Testing the tyranny of too much choice against the allure of more choice
Article first published online: 9 FEB 2009
© 2009 Wiley Periodicals, Inc.
Psychology & Marketing
Special Issue: Assortment Structure and Choice
Volume 26, Issue 3, pages 280–298, March 2009
How to Cite
White, C. M. and Hoffrage, U. (2009), Testing the tyranny of too much choice against the allure of more choice. Psychol. Mark., 26: 280–298. doi: 10.1002/mar.20273
- Issue published online: 9 FEB 2009
- Article first published online: 9 FEB 2009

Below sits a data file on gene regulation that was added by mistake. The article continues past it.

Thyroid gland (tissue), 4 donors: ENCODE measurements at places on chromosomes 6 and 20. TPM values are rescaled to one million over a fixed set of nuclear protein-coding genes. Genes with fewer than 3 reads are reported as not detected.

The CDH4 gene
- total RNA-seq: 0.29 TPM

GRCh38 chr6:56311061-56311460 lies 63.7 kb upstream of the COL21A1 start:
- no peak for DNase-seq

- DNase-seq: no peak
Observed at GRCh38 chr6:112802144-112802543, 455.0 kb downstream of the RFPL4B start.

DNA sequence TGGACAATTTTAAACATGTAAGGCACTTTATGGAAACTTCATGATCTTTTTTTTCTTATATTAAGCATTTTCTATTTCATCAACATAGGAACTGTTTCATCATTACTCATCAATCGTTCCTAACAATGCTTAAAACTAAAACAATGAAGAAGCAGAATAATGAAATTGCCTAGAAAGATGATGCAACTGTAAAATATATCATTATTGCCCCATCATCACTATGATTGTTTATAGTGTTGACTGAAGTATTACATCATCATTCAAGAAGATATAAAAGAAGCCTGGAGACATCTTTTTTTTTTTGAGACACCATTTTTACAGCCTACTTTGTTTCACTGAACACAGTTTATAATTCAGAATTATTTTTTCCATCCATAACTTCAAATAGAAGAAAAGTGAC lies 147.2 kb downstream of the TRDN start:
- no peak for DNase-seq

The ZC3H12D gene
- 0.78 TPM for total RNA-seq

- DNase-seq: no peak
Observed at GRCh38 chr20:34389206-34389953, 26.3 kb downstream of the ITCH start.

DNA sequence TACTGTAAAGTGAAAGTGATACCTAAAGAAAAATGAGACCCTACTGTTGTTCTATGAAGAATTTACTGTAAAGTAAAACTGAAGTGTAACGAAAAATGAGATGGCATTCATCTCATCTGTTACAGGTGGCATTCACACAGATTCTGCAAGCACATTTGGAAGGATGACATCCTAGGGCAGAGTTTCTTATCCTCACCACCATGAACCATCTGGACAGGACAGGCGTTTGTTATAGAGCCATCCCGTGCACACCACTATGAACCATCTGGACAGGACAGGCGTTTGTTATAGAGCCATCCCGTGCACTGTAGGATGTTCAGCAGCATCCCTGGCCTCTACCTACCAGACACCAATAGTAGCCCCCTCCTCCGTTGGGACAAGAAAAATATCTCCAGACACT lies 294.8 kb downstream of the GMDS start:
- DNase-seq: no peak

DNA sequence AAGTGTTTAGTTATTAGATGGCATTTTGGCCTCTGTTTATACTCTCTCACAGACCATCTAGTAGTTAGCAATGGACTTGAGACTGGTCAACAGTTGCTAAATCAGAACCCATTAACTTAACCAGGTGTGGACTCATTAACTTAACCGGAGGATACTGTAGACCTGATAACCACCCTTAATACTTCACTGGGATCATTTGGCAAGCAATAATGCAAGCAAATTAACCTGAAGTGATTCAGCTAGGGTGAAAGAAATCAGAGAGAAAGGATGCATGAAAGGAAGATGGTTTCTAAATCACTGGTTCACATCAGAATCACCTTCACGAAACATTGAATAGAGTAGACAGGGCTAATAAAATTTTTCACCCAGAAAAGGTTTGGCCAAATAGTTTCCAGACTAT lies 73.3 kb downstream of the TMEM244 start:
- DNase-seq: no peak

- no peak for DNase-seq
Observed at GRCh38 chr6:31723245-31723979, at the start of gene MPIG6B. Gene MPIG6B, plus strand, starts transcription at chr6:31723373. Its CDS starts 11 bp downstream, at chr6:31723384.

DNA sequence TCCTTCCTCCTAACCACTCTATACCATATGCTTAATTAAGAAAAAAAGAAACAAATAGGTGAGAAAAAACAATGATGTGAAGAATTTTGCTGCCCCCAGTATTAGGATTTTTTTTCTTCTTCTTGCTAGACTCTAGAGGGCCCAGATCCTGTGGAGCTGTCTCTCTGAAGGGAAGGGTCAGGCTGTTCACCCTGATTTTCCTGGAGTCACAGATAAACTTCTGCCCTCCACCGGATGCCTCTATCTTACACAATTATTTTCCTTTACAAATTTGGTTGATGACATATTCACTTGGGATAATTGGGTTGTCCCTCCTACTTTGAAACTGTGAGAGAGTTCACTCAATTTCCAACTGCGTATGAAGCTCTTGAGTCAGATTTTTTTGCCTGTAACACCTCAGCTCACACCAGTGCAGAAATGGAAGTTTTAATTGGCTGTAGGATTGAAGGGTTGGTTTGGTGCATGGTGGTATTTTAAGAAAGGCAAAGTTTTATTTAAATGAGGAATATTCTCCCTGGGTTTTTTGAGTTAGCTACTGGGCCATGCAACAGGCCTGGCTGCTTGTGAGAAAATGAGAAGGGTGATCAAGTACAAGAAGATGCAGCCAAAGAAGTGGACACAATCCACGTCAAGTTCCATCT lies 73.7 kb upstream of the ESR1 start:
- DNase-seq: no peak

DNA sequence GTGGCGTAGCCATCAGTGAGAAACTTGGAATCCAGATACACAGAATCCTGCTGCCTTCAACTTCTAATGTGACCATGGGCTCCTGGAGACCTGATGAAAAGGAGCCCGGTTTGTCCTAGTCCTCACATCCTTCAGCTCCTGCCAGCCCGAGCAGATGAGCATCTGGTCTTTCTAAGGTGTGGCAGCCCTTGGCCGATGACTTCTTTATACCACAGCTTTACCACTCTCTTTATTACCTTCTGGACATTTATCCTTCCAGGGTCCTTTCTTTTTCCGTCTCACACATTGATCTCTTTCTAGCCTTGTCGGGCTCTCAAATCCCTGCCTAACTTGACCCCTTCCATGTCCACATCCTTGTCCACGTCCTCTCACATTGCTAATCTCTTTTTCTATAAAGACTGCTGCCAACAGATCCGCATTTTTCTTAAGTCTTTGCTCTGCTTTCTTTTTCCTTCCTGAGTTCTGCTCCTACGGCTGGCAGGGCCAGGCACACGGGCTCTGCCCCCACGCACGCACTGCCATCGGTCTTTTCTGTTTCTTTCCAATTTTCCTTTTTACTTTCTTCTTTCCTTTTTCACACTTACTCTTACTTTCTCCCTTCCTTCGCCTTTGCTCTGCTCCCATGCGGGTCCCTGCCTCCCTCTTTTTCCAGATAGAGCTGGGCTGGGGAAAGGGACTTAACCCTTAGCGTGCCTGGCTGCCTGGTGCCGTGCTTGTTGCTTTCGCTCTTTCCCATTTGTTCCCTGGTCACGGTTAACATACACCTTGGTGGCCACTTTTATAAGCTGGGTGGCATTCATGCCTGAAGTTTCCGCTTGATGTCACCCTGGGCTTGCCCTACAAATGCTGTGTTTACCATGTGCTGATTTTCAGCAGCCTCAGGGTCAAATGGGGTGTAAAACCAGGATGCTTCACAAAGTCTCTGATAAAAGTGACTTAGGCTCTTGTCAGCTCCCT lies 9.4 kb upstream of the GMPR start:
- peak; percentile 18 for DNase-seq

When choosing among several options, people often defer choice. Previous research found that choice deferral can increase and/or decrease as the number of available options increases. To understand these contradictory findings, the assumption was made that people may defer choice for either of two reasons. The number of deferrals made in a controlled laboratory experiment that were inferred to be due to no options being good enough, decreased as the number of options increased. In contrast, the number of deferrals inferred to be due to there being uncertainty regarding which option was the best, increased. Observing these two effects simultaneously helps to explain the inconsistent results observed in previous research. It is also shown that these assumptions can account for the various relationships previously observed between the size of the choice set and the probability of choice deferral. © 2009 Wiley Periodicals, Inc.